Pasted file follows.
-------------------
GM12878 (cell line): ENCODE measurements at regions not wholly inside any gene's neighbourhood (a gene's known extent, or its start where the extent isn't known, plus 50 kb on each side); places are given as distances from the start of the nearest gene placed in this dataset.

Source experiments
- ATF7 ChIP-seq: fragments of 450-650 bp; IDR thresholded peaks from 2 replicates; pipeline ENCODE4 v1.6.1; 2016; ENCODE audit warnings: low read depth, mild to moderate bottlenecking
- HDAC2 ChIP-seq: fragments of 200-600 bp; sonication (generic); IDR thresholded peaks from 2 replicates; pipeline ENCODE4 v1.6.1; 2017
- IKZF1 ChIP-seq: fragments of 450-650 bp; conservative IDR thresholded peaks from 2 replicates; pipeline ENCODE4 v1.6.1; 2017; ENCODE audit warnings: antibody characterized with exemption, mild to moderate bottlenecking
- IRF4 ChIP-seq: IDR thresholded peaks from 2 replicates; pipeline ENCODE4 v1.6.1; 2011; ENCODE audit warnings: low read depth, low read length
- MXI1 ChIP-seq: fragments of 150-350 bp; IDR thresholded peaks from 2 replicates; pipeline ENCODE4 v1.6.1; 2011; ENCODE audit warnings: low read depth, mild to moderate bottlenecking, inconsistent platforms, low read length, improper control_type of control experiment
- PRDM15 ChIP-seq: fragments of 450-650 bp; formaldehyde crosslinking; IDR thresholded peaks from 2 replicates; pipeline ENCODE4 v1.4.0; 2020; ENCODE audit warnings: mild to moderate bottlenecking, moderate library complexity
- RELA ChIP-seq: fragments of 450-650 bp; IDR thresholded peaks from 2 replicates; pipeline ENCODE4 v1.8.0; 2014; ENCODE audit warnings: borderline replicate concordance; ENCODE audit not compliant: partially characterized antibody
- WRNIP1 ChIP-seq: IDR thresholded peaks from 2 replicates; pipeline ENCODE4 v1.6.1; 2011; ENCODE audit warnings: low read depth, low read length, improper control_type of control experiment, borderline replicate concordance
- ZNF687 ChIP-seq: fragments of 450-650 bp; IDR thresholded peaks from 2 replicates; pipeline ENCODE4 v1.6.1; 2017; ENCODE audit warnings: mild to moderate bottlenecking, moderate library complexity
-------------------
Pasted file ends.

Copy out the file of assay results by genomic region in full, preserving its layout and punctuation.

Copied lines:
GM12878 (cell line): ENCODE measurements at regions not wholly inside any gene's neighbourhood (a gene's known extent, or its start where the extent isn't known, plus 50 kb on each side); places are given as distances from the start of the nearest gene placed in this dataset.

Source experiments
- ATF7 ChIP-seq: fragments of 450-650 bp; IDR thresholded peaks from 2 replicates; pipeline ENCODE4 v1.6.1; 2016; ENCODE audit warnings: low read depth, mild to moderate bottlenecking
- HDAC2 ChIP-seq: fragments of 200-600 bp; sonication (generic); IDR thresholded peaks from 2 replicates; pipeline ENCODE4 v1.6.1; 2017
- IKZF1 ChIP-seq: fragments of 450-650 bp; conservative IDR thresholded peaks from 2 replicates; pipeline ENCODE4 v1.6.1; 2017; ENCODE audit warnings: antibody characterized with exemption, mild to moderate bottlenecking
- IRF4 ChIP-seq: IDR thresholded peaks from 2 replicates; pipeline ENCODE4 v1.6.1; 2011; ENCODE audit warnings: low read depth, low read length
- MXI1 ChIP-seq: fragments of 150-350 bp; IDR thresholded peaks from 2 replicates; pipeline ENCODE4 v1.6.1; 2011; ENCODE audit warnings: low read depth, mild to moderate bottlenecking, inconsistent platforms, low read length, improper control_type of control experiment
- PRDM15 ChIP-seq: fragments of 450-650 bp; formaldehyde crosslinking; IDR thresholded peaks from 2 replicates; pipeline ENCODE4 v1.4.0; 2020; ENCODE audit warnings: mild to moderate bottlenecking, moderate library complexity
- RELA ChIP-seq: fragments of 450-650 bp; IDR thresholded peaks from 2 replicates; pipeline ENCODE4 v1.8.0; 2014; ENCODE audit warnings: borderline replicate concordance; ENCODE audit not compliant: partially characterized antibody
- WRNIP1 ChIP-seq: IDR thresholded peaks from 2 replicates; pipeline ENCODE4 v1.6.1; 2011; ENCODE audit warnings: low read depth, low read length, improper control_type of control experiment, borderline replicate concordance
- ZNF687 ChIP-seq: fragments of 450-650 bp; IDR thresholded peaks from 2 replicates; pipeline ENCODE4 v1.6.1; 2017; ENCODE audit warnings: mild to moderate bottlenecking, moderate library complexity